Take the 2-minute tour ×
Stack Overflow is a question and answer site for professional and enthusiast programmers. It's 100% free, no registration required.

Is it possible to create new variable names on the fly?

I'd like to read data frames from a list into new variables with numbers at the end. Something like orca1, orca2, orca3...

If I try something like


I get this error

target of assignment expands to non-language object

Is there another way around this?

share|improve this question
As long as we're giving out r-faq tags let's give the link (FAQ 7.21: cran.r-project.org/doc/FAQ/… ) –  Ben Bolker May 19 '11 at 14:33

4 Answers 4

up vote 45 down vote accepted

Use assign:

assign(paste("orca",i,sep=""), list_name[[i]])
share|improve this answer
This is how to do this. There's a meta-question here which is, "Should I do this?" The answer is almost always "no". Named elements in a list are almost always preferred. –  Ari B. Friedman Jul 20 '12 at 16:18
The answer is almost always "no" except when it isn't. –  Shane Aug 2 '12 at 12:33
Well of course. But most people seeking this answer aren't doing so from a position of having rejected a list for their application. –  Ari B. Friedman Aug 2 '12 at 13:15

It seems to me that you might be better off with a list rather than using orca1, orca2, etc, ... then it would be orca[1], orca[2], ...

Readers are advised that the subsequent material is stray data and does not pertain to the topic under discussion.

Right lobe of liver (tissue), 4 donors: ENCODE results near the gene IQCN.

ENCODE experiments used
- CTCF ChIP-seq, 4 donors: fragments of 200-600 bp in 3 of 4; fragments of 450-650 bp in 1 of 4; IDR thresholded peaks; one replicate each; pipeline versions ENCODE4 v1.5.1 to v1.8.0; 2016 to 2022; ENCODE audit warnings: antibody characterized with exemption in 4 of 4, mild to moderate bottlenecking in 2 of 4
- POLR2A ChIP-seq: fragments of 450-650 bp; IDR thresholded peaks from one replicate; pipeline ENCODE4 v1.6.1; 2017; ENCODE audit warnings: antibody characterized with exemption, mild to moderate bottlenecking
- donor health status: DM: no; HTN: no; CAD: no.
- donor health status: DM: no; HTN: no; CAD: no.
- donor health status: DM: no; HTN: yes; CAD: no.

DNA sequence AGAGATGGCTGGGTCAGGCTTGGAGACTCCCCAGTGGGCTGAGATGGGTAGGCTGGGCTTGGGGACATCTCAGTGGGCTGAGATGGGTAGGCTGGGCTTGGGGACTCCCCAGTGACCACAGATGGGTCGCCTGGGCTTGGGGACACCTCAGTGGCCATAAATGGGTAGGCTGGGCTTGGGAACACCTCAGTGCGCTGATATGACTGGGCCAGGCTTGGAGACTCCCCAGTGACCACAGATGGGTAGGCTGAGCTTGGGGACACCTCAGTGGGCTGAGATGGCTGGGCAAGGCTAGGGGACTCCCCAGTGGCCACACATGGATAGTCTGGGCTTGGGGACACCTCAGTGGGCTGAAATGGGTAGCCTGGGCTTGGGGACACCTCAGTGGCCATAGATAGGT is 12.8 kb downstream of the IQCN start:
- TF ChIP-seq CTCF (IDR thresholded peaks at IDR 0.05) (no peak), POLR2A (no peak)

Usually you're making a list of variables differentiated by nothing but a number because that number would be a convenient way to access them later.

orca <- list()
orca[1] <- "Hi"
orca[2] <- 59

Otherwise, assign is just what you want.

share|improve this answer
I agree. Usually when people think they want to name variables on the fly, what they really want is a different data structure. –  Michael Dunn Apr 21 '10 at 5:55
+1 (FAQ 7.21: cran.r-project.org/doc/FAQ/… ) discusses this nicely –  Ben Bolker May 19 '11 at 14:35

Final answer....Don't make data frames. Keep the list, name its elements but do not attach it. The biggest reason for this is that if you make variables on the go, almost always you will later on have to iterate through each one of them to perform something useful. There you will again be forced to iterate through each one of the names that you have created on the fly. It is far easier to name the elements of the list and iterate through the names. As far as attach is concerned, its really bad programming practice in R and can lead to a lot of trouble if you are not careful.

share|improve this answer

Another tricky solution is to name elements of list and attach it:

list_name = list(

names(list_name) <- paste("orca", seq_along(list_name), sep="")

#   Sepal.Length Sepal.Width Petal.Length Petal.Width Species
# 1          5.1         3.5          1.4         0.2  setosa
# 2          4.9         3.0          1.4         0.2  setosa
# 3          4.7         3.2          1.3         0.2  setosa
# 4          4.6         3.1          1.5         0.2  setosa
# 5          5.0         3.6          1.4         0.2  setosa
# 6          5.4         3.9          1.7         0.4  setosa
share|improve this answer
tricky, but not wise. if the answer is attach you're usually asking the wrong question ... –  Ben Bolker May 19 '11 at 14:34

Your Answer


By posting your answer, you agree to the privacy policy and terms of service.

Not the answer you're looking for? Browse other questions tagged or ask your own question.